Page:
That's interesting, though not uplifting haha. This was in Chicago which was locked down pretty hard for longer than many states here, so I did/do wonder about the vibe in other parts of the US

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I get what you say about creative people not doing their own thing. In music it's a bit different as a lot of people play covers, but you can still put your own identity on them. I eventually started writing songs and I'm proud of some of them, but inspiration has dried up lately.

There's been a few instances lately in the UK where people have complained about a comedian being offensive. One even got the police involved, but they decided there was no real case. With some comics you know they are going to be offensive and you either accept that or not. It could be that online culture has changed attitudes. Opinions can get spread so quickly now and people like to get attention. That's a pretty recent thing and we're all still adjusting to it.

The world will keep on changing and that change may accelerate. We just have to adapt as we have no influence on changing that, but we can still stick to our principles and have an opinion.

It's always seemed like on Hive people are more shy about interacting (at least that has been my experience)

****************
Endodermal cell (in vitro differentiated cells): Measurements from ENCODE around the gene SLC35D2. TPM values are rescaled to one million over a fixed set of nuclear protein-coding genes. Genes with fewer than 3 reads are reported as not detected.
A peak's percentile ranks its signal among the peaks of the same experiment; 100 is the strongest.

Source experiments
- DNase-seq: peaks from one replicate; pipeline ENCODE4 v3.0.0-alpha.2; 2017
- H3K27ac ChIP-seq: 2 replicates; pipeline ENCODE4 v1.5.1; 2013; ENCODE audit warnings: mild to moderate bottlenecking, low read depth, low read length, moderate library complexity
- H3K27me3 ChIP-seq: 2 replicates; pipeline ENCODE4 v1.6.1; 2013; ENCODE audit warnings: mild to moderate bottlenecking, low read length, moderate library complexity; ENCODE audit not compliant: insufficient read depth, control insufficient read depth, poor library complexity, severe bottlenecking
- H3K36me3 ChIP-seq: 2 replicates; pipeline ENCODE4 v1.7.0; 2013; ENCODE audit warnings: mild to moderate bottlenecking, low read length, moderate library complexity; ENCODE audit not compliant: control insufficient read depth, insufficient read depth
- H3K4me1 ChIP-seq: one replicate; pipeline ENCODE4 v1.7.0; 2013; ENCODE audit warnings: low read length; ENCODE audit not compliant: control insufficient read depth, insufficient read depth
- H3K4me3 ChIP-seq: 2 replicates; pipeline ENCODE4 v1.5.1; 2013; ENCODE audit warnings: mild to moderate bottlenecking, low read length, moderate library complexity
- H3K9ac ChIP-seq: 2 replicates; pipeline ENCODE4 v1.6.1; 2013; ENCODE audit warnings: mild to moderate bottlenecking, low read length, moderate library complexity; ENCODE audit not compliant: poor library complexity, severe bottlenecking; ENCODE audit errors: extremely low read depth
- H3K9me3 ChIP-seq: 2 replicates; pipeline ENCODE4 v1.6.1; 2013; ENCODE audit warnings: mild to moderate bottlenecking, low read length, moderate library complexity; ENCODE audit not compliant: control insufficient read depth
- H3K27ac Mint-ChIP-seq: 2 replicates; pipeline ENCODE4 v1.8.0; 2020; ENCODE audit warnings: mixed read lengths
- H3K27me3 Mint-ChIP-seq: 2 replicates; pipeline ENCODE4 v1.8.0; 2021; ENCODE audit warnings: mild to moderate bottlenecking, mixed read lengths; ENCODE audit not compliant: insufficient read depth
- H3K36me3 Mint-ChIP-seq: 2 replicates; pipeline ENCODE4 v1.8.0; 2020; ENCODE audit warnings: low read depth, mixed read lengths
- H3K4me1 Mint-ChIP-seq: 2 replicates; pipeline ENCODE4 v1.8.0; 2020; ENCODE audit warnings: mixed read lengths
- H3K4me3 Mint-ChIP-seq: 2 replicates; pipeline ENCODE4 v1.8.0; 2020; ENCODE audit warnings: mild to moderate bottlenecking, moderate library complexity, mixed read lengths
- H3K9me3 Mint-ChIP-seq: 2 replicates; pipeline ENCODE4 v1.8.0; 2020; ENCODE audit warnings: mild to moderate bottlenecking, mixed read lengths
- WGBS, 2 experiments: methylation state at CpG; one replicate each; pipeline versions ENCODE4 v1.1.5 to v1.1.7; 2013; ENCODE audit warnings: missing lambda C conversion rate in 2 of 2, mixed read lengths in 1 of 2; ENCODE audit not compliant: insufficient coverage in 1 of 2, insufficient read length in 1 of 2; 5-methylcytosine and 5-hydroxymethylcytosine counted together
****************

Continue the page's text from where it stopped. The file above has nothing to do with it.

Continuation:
I'd call music a different animal as far as that's concerned, and if you have 48 bans decide to do a cover all 48 wouldn't choose the same song. As opposed to artist alley where everyone has a batman or Harley Quinn print. lol
The online culture has only affected online culture. Real life people in person with no "likes" to be gained, still know what a joke is. If they don't laugh...maybe it just aint funny

The Hive community can be odd. There are lots of cliques who stick with their own crowd. I'm open to talking to anyone.

Comedy can get a more instant reaction than some other arts. People either laugh or they don't. I have seen some 'edgy' comedians. One ends his act by seeing how controversial he can get before people object, but they are just jokes and not an attempt to hurt people. Some people are so easily offended, but I think that's partly through choice.